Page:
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Waiters v. Science Applications International Corp.

United States District Court, D. South Carolina, Charleston Division

September 18, 2019

Clifton J. Waiters, Plaintiff,
v.
Science Applications International Corporation, doing business as SAIC, Defendants.

          OPINION AND ORDER

          BRUCE HOWE HENDRICKS UNITED STATES DISTRICT JUDGE

         This matter is before the Court for review of the Report and Recommendation entered by United States Magistrate Judge Bristow Marchant on May 10, 2019 (“Report”). (ECF No. 63.) In accordance with 28 U.S.C. § 636(b)(1)(B) and Local Rule 73.02 for the District of South Carolina, this case was referred to Magistrate Judge Marchant for pretrial handling. In his Report, the Magistrate Judge recommends that Defendant Science Applications International Corporation’s, doing business as SAIC, (“Defendant” or “SAIC”) motion to dismiss be granted in part and denied in part. (See ECF No. 63 at 23–24.) The Report sets forth in detail the relevant facts and standards of law, and the Court incorporates them here without recitation.[1]

         BACKGROUND

         The Magistrate Judge entered his Report on May 10, 2019, recommending: (1) that Defendants motion to dismiss be granted with respect to Plaintiff’s Title VII failure to promote claim, national origin retaliation claim, any state law claims, any claim for constructive discharge, and Plaintiff’s hostile work environment claim; and (2) the motion to dismiss be denied with respect to Plaintiff’s 42 U.S.C. § 1981 failure to promote claim, and Plaintiff’s Title VII and § 1981 retaliation claim. (Id.) On May 31, 2019, Defendant filed objections challenging those portions of the Report that recommend denial of SAIC’s motion and asserting that the Court should grant SAIC’s motion in its entirety. (ECF No. 68.) On June 19, 2019, Plaintiff Clifton J. Waiters (“Plaintiff”) filed a reply to Defendants’ objections, requesting that the Court adopt the Report and allow the case to proceed to the discovery phase. (ECF No. 73.) The matter is ripe for consideration and the Court now makes the following ruling.

         STANDARD OF REVIEW

         The Magistrate Judge makes only a recommendation to this Court. The recommendation has no presumptive weight, and the responsibility to make a final determination remains with the Court. See Mathews v. Weber, 423 U.S. 261 (1976). The Court is charged with making a de novo determination of any portion of the Report of the Magistrate Judge to which a specific objection is made. The Court may accept, reject, or modify, in whole or in part, the recommendation made by the Magistrate Judge or recommit the matter to the Magistrate Judge with instructions. See 28 U.S.C. § 636(b). In the absence of a timely filed objection, a district court need not conduct a de novo review, but instead must “only satisfy itself that there is no clear error on the face of the record in order to accept the recommendation.” Diamond v. Colonial Life & Acc. Ins. Co., 416 F.3d 310, 315 (4th Cir. 2005).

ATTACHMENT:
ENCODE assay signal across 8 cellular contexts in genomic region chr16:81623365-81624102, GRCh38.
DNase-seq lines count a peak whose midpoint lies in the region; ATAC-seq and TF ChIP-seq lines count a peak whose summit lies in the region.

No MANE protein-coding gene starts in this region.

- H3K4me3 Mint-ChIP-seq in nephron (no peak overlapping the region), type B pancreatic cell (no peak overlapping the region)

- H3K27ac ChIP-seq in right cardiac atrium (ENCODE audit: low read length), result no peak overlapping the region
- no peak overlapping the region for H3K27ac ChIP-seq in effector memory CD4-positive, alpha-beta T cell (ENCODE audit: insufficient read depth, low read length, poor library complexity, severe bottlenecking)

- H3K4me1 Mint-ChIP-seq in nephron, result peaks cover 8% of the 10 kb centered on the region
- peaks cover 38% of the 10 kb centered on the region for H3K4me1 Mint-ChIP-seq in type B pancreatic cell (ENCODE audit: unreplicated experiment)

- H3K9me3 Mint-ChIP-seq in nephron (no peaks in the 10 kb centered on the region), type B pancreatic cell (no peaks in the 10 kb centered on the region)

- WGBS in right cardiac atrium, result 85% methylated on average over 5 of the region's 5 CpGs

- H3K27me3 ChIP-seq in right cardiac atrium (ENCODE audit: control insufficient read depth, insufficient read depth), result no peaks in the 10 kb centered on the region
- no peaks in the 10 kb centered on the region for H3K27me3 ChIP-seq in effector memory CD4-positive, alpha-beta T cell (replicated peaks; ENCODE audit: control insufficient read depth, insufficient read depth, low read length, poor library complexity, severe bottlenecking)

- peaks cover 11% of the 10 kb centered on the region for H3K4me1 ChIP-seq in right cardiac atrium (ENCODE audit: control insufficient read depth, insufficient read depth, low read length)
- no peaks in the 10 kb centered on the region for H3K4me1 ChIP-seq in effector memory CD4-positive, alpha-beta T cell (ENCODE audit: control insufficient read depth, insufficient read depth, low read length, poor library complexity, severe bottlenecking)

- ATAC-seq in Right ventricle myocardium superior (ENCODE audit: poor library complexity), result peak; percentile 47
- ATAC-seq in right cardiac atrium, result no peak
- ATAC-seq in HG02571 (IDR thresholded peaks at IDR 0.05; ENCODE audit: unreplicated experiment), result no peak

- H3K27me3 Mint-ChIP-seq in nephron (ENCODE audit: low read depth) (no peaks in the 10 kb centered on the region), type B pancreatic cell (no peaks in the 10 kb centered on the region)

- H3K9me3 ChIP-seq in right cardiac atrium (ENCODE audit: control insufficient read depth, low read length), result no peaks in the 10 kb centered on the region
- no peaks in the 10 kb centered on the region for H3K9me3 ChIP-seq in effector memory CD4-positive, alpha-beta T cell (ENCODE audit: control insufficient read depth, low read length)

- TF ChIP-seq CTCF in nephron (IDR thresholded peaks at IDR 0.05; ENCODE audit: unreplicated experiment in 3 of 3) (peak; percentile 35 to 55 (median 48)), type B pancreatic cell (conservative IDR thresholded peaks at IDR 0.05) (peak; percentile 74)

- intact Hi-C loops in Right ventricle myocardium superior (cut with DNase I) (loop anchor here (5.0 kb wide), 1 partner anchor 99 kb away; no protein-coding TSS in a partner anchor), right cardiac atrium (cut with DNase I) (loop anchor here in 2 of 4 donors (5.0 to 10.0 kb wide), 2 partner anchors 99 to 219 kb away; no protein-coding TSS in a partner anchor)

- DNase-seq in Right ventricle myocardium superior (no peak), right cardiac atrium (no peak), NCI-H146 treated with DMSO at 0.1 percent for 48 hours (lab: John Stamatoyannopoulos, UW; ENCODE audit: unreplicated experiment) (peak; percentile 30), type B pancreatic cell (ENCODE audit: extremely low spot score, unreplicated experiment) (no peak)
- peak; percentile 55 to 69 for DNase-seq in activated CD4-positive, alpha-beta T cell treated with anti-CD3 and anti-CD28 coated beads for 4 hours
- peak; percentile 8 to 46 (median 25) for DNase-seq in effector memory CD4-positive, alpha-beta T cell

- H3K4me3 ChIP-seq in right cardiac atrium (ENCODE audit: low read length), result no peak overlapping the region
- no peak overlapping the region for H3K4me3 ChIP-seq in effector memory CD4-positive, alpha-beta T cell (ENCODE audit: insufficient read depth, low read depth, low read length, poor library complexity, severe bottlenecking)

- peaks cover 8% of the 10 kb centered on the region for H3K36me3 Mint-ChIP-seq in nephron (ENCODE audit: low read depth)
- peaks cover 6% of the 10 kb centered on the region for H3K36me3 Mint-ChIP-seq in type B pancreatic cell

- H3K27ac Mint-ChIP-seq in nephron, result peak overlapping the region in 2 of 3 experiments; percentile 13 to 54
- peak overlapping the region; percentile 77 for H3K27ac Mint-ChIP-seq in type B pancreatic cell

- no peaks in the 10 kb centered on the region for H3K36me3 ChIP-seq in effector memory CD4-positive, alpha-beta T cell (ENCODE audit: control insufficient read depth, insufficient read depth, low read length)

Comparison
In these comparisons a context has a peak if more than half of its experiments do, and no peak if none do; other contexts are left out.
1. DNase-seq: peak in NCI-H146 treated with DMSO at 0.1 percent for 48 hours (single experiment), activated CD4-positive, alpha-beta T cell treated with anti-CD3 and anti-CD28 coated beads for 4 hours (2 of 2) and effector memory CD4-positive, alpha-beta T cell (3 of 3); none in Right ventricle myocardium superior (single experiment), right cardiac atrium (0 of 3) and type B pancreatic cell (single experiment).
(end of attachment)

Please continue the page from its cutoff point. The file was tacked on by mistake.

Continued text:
DISCUSSION

         The Court will confine its analysis to those portions of the Report to which Defendant raises a specific objection. Other than the Magistrate Judge’s findings and recommendations with respect to Plaintiff’s § 1981 failure to promote claim and Title VII and § 1981 retaliation claim, the parties agree that the Court should adopt the Report. (See ECF Nos. 68 at 1; 73 at 1.) Accordingly, the Court hereby adopts all findings and recommendations of the Magistrate Judge to which there has been no objection.

         A. Plaintiff’s § 1981 Failure to Promote Claim

         The Magistrate Judge found that for purposes of a motion to dismiss Plaintiff met the standard established by the U.S. Supreme Court in McDonnell Douglas Corp. v. Green, 411 U.S. 792 (1973), through allegations sufficient to reasonably infer a prima facie case of race discrimination in the form of a failure to promote by showing: (1) he is a member of a protected class; (2) he was qualified for the job at issue; (3) he was subjected to an adverse employment action; and (4) the position was filled by someone who is not a member of his protected class, or there is some other evidence sufficient to give rise to an inference of unlawful discrimination. (ECF No. 63 at 9–10.) Accordingly, the Magistrate Judge concluded that Defendant is not entitled to dismissal of Plaintiff’s § 1981 racial discrimination claim at this stage. (Id. at 11.)